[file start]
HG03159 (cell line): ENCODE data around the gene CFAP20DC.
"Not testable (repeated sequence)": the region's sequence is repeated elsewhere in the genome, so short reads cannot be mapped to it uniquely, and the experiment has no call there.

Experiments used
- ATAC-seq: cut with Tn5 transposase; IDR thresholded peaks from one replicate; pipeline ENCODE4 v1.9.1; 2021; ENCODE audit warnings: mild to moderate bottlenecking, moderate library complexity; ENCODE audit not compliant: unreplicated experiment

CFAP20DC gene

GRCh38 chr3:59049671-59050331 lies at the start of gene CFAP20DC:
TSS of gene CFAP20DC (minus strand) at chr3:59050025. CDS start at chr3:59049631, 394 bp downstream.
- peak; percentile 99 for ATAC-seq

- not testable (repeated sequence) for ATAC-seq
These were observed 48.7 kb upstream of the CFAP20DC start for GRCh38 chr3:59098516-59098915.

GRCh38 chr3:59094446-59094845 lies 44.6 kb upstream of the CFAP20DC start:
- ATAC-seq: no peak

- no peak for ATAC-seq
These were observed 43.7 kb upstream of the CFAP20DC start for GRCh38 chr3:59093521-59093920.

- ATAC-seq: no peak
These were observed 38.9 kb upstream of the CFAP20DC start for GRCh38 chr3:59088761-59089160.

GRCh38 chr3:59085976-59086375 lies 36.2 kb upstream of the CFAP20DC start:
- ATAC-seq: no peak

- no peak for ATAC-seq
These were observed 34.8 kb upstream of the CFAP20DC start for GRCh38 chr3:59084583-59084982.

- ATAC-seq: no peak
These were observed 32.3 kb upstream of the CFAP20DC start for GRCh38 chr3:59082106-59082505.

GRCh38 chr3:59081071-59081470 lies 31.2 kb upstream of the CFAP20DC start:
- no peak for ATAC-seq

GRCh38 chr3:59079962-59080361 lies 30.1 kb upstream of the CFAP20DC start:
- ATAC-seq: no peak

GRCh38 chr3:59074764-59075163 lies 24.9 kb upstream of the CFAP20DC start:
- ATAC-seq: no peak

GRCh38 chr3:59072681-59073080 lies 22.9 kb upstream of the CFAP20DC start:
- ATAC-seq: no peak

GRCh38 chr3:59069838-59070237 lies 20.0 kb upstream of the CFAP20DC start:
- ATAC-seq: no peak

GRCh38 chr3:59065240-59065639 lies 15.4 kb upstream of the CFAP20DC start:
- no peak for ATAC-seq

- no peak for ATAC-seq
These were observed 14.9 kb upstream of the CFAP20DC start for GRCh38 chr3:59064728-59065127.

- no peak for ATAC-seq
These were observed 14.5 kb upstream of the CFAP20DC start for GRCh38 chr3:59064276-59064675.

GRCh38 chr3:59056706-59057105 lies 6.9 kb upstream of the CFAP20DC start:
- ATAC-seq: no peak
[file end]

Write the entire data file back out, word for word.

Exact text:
HG03159 (cell line): ENCODE data around the gene CFAP20DC.
"Not testable (repeated sequence)": the region's sequence is repeated elsewhere in the genome, so short reads cannot be mapped to it uniquely, and the experiment has no call there.

Experiments used
- ATAC-seq: cut with Tn5 transposase; IDR thresholded peaks from one replicate; pipeline ENCODE4 v1.9.1; 2021; ENCODE audit warnings: mild to moderate bottlenecking, moderate library complexity; ENCODE audit not compliant: unreplicated experiment

CFAP20DC gene

GRCh38 chr3:59049671-59050331 lies at the start of gene CFAP20DC:
TSS of gene CFAP20DC (minus strand) at chr3:59050025. CDS start at chr3:59049631, 394 bp downstream.
- peak; percentile 99 for ATAC-seq

- not testable (repeated sequence) for ATAC-seq
These were observed 48.7 kb upstream of the CFAP20DC start for GRCh38 chr3:59098516-59098915.

GRCh38 chr3:59094446-59094845 lies 44.6 kb upstream of the CFAP20DC start:
- ATAC-seq: no peak

- no peak for ATAC-seq
These were observed 43.7 kb upstream of the CFAP20DC start for GRCh38 chr3:59093521-59093920.

- ATAC-seq: no peak
These were observed 38.9 kb upstream of the CFAP20DC start for GRCh38 chr3:59088761-59089160.

GRCh38 chr3:59085976-59086375 lies 36.2 kb upstream of the CFAP20DC start:
- ATAC-seq: no peak

- no peak for ATAC-seq
These were observed 34.8 kb upstream of the CFAP20DC start for GRCh38 chr3:59084583-59084982.

- ATAC-seq: no peak
These were observed 32.3 kb upstream of the CFAP20DC start for GRCh38 chr3:59082106-59082505.

GRCh38 chr3:59081071-59081470 lies 31.2 kb upstream of the CFAP20DC start:
- no peak for ATAC-seq

GRCh38 chr3:59079962-59080361 lies 30.1 kb upstream of the CFAP20DC start:
- ATAC-seq: no peak

GRCh38 chr3:59074764-59075163 lies 24.9 kb upstream of the CFAP20DC start:
- ATAC-seq: no peak

GRCh38 chr3:59072681-59073080 lies 22.9 kb upstream of the CFAP20DC start:
- ATAC-seq: no peak

GRCh38 chr3:59069838-59070237 lies 20.0 kb upstream of the CFAP20DC start:
- ATAC-seq: no peak

GRCh38 chr3:59065240-59065639 lies 15.4 kb upstream of the CFAP20DC start:
- no peak for ATAC-seq

- no peak for ATAC-seq
These were observed 14.9 kb upstream of the CFAP20DC start for GRCh38 chr3:59064728-59065127.

- no peak for ATAC-seq
These were observed 14.5 kb upstream of the CFAP20DC start for GRCh38 chr3:59064276-59064675.

GRCh38 chr3:59056706-59057105 lies 6.9 kb upstream of the CFAP20DC start:
- ATAC-seq: no peak